LED Grow Lamps – A Breakthrough or a Gimmick? Part 4

After a bit of a break from our LED experiment, we are now back with some results of our test with the Prakasa 300 Watt LED grow lamp.

An overview of our testing technique is outlined in the earlier posts in this series.

The Prakasa lamp was suspended centrally in a 1m x 1m grow tent, similar to that which would be used by most growers who would be growing with a similarly rated HPS lamp.

A grid was mapped out on the floor of the tent in the following manner:Grid

The light intensity was measured at each grid cross-section point within the grid and around the edges. In this way, the spread of the light across the surface of a grow space could be measured and then plotted.

The measurements were taken at 2 different heights.

The first height (36cm from the lamp) was decided upon as this was the height at which central measurement was 1000µmol, which is a good light intensity for excellent plant growth. The rest of the measurements were then taken at this same height at each point on the grid.

Plotted on a 3D graph, the results look like this:


It would seem to be fairly obvious, even with just a casual glance, that the grow lamp is only producing a high intensity of light directly underneath the centre of it. This was a little surprising to me because the impression I got from just using my eyes was that the light intensity seemed to be much more even than this.

In fact, I thought I must have made some kind of error in my measurement taking. So much so that I ended up rechecking my results. However, I had made no mistakes, the results really were as shown in the above graph.

To decide on the next height, I experimented a little to try to find a good balance between spread and intensity. It was my intention to find that ideal height that gave enough intensity at the centre that would give good growth, while still illuminating the edges adequately.

I found that the best height that achieved the most even spread was 43cm.

At 43cm, the graph does look somewhat flatter. The peak in the middle is most definitely still there, however, the average spread across the tent is much better.













I would have to say, that despite my hopes for this lamp, the results are somewhat disappointing.

I spent quite some time testing to see if I could find a height at which the light intensity at the edges of the tent was satisfactory. In this 1m x 1m tent the maximum intensity I could find at any point the edges was 270µmol. This measurement was actually found at the 43cm height in the graph shown above.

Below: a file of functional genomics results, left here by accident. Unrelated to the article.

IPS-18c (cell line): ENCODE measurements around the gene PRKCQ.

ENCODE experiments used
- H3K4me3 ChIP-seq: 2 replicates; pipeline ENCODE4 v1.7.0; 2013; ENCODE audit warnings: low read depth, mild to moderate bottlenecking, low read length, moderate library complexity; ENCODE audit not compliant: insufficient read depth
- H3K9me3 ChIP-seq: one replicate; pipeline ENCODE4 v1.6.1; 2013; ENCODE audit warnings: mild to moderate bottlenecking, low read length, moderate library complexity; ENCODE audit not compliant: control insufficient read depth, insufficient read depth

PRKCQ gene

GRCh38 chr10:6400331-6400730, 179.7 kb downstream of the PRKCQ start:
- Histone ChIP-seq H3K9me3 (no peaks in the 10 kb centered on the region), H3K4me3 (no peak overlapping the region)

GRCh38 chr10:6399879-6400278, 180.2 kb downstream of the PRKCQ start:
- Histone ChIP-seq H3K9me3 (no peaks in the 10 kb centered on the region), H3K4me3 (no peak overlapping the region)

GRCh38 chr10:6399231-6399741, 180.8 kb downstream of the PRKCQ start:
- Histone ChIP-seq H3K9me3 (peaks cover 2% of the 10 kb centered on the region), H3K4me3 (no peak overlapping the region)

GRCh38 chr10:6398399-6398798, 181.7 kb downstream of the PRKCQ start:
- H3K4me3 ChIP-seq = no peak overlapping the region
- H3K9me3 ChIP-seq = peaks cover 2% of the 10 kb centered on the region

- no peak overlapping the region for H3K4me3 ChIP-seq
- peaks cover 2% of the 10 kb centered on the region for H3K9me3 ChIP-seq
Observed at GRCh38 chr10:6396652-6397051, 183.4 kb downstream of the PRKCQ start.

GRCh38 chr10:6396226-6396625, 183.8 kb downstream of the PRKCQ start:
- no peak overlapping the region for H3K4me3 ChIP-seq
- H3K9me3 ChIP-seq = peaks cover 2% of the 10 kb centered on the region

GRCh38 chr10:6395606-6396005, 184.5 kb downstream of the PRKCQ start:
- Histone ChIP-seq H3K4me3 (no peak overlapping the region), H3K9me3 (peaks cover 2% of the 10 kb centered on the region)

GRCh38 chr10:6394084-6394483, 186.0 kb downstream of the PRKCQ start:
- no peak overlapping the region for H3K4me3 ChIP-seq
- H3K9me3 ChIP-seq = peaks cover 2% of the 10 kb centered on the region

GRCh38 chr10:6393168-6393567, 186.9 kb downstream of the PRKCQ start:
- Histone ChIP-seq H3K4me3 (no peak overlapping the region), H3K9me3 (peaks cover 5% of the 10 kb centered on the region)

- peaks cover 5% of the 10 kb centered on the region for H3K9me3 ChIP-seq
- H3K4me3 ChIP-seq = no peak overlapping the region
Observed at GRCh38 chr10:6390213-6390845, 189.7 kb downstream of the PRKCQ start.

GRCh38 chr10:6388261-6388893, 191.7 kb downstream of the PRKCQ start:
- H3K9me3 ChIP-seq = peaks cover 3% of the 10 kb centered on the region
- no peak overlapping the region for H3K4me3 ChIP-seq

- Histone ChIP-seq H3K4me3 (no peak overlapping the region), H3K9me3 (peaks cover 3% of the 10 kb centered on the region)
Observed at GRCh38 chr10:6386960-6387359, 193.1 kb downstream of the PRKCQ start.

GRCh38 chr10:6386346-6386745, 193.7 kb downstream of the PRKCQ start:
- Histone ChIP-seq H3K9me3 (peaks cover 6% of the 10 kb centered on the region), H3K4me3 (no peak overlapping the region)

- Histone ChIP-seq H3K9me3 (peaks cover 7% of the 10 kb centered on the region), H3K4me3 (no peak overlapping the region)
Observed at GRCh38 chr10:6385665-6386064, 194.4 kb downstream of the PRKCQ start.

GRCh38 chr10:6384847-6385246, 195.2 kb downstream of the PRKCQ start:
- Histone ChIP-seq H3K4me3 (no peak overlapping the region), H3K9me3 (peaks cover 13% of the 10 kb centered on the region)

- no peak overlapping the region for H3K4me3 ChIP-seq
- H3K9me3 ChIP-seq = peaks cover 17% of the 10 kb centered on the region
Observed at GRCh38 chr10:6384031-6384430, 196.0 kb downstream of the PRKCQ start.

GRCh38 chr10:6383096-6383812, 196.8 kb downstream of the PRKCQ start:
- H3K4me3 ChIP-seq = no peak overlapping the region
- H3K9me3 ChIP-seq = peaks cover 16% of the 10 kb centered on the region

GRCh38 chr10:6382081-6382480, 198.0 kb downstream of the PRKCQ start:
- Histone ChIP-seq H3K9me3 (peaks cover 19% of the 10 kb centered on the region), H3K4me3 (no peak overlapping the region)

270µmol would not generally be considered to be a fantastic intensity for excellent plant growth. It may be just about adequate for young or vegging plants. However, during the flowering/fruiting period you are going to need at least 2 to 3 times that for a really nice size crop.

Remember, this lamp consumes 300 Watts, and costs £300 or thereabouts. I seriously expected it to have a much better spread. The intensity of light directly underneath is fine but anywhere else in tent there is a definite shortcoming.

At the moment, I have not completed my experiments with other types of light source. In the following articles in this series I will be testing and measuring the following lights and producing similar graphs for comparison:

A 250 Watt CFL

216 Watt T5 Maxibright LightWave

300 Watt Gavita Plasma

250 Watt and 400 Watt HPS

250 Watt and 400 Watt MH

It will be interesting to see how the Prakasa lamp stands up to comparison with these other types of light source. In particular, I will be very interested to find out how the spread of light stands up against the standard growers favourites: the Maxibright LightWave and HPS lights.

As always, the proof is in the pudding, and while I am spending time testing the other types of lamp, I shall also be growing an actual real, live plant under the Prakasa to see just what can be produced.

Watch this space…..!